COVID-19: Hispanics twice as likely to die in King County

May 2, 2020 GMT

SEATTLE (AP) — Hispanic, Pacific Islander and black residents in the Seattle area are being disproportionately sickened by COVID-19, and Hispanic residents are more than twice as likely to die from the disease as whites, public health officials said Friday.

The county’s top health officer, Dr. Jeff Duchin, said the data echo findings from other parts of the country that minorities are being hit harder by the novel coronavirus. It reflects long-standing discrepancies with housing, work, language barriers, access to healthcare and environmental problems that can lead to worse health outcomes for minorities, he said.


“No one should be surprised we’re seeing these disparities in COVID-19 disease,” Duchin told a media briefing. “It’s been an ongoing national tragedy and a shame that we have had communities of color throughout our country suffering disproportionate adverse health impact from a wide variety of health conditions. This has been widely recognized and tolerated for such a long time.”

King County, which suffered the nation’s first severe outbreak at a Kirkland nursing home, had 6,348 confirmed COVID-19 cases as of Friday, or 285 per 100,000 residents. Among minority groups, Hawaiian native and Pacific Islanders had the highest rate of cases, about 666 per 100,000 residents, followed by Hispanic or Latino residents at 628 and blacks at 328, the county said. There were about 149 cases per 100,000 white residents.

There had been 452 deaths in the county as of Friday. While most of those were among white residents, the rate by population was highest among Hispanics: more than 40 per 100,000 residents. For whites, it the rate was just over 17.

Officials cautioned about limitations with the data: Race or ethnicity information is missing in about 30 percent of cases reported by the state Department of Health; the county said it augmented that data with complementary databases.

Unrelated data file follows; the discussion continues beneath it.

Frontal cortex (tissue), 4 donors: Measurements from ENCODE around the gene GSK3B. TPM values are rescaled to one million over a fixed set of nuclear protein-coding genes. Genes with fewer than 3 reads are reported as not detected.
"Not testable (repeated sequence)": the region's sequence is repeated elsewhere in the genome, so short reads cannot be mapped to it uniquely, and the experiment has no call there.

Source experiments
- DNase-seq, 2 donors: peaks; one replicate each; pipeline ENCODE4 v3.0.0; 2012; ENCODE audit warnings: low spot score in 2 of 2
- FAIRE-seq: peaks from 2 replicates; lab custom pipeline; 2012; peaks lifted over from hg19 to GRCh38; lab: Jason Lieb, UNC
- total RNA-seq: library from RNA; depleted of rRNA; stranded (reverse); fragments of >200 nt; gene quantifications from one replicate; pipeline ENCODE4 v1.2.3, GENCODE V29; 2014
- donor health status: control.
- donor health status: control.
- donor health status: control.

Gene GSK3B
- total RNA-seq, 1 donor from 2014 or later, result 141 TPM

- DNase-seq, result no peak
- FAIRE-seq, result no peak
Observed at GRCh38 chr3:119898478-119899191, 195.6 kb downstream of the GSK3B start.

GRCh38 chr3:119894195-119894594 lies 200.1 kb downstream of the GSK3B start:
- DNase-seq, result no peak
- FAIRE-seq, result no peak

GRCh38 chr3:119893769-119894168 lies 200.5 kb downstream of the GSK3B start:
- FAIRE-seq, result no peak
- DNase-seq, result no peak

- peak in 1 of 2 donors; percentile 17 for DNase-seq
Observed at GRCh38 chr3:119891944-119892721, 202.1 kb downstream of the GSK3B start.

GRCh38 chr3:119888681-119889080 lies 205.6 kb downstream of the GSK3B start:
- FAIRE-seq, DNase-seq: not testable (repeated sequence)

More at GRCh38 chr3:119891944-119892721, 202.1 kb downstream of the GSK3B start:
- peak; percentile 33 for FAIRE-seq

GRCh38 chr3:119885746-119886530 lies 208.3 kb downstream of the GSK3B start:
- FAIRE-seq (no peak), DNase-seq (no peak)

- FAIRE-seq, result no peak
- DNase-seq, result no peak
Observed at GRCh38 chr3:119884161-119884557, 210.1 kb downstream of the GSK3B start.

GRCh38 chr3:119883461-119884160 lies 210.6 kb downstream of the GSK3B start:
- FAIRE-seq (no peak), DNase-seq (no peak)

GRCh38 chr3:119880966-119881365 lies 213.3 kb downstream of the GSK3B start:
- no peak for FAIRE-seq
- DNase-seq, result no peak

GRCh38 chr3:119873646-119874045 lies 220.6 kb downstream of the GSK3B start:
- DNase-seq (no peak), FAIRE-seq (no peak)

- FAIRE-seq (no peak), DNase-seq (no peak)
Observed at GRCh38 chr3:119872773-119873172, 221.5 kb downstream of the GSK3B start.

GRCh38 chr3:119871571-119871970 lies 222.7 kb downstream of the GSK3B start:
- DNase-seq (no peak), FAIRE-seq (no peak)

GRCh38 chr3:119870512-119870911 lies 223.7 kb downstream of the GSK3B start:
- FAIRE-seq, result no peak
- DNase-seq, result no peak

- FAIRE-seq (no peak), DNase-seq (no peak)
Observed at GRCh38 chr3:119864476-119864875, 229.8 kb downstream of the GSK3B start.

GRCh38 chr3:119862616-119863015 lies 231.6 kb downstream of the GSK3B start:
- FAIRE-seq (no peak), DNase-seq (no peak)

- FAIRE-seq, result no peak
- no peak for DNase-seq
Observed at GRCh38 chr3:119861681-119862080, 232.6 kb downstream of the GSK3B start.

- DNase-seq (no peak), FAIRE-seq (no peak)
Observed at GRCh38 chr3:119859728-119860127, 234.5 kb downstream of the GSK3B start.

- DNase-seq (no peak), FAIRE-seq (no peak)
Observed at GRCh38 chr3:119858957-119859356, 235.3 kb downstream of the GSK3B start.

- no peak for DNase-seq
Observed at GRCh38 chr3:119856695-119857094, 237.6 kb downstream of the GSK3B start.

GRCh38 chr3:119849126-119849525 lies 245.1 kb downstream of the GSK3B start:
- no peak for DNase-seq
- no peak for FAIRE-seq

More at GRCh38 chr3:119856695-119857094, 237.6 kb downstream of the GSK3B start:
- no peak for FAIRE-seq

Among the reasons COVID-19 is disproportionately affecting minorities could be that more work in essential industries, including in grocery stores, restaurants offering delivery or take out, transportation, and cleaning and building services, the county said. That can make them more likely to be exposed to the virus.

Additionally, they may be more likely to live in multi-generational housing, where it can be more difficult to separate from family members, thus exposing relatives. Undocumented people are excluded from some federal programs, such as federal stimulus payments, that might otherwise allow them to more effectively keep away from others or stay home.


Those with underlying health conditions, such as heart or lung disease or diabetes, are at greatest risk. Such conditions can be more prevalent in neighborhoods where many people of color live, due to historical housing discrimination, and where there is less access to healthy, affordable foods and walkable neighborhoods.

The U.S. Centers for Disease Control have also warned that such factors are likely to lead to COVID-19 disproportionately affecting minorities.

Matías Valenzuela, equity director at Public Health – Seattle & King County, said the county is taking steps to help remedy some of the issues. In addition to offering information about COVID in 21 languages and reaching out to various communities, the county has explored how to financially support undocumented residents and how to expand testing in minority communities.

For most people, the coronavirus causes mild or moderate symptoms, such as fever and cough, that clear up in two to three weeks. But it can cause more severe illness, including pneumonia, for some people, especially older adults and people with existing health problems.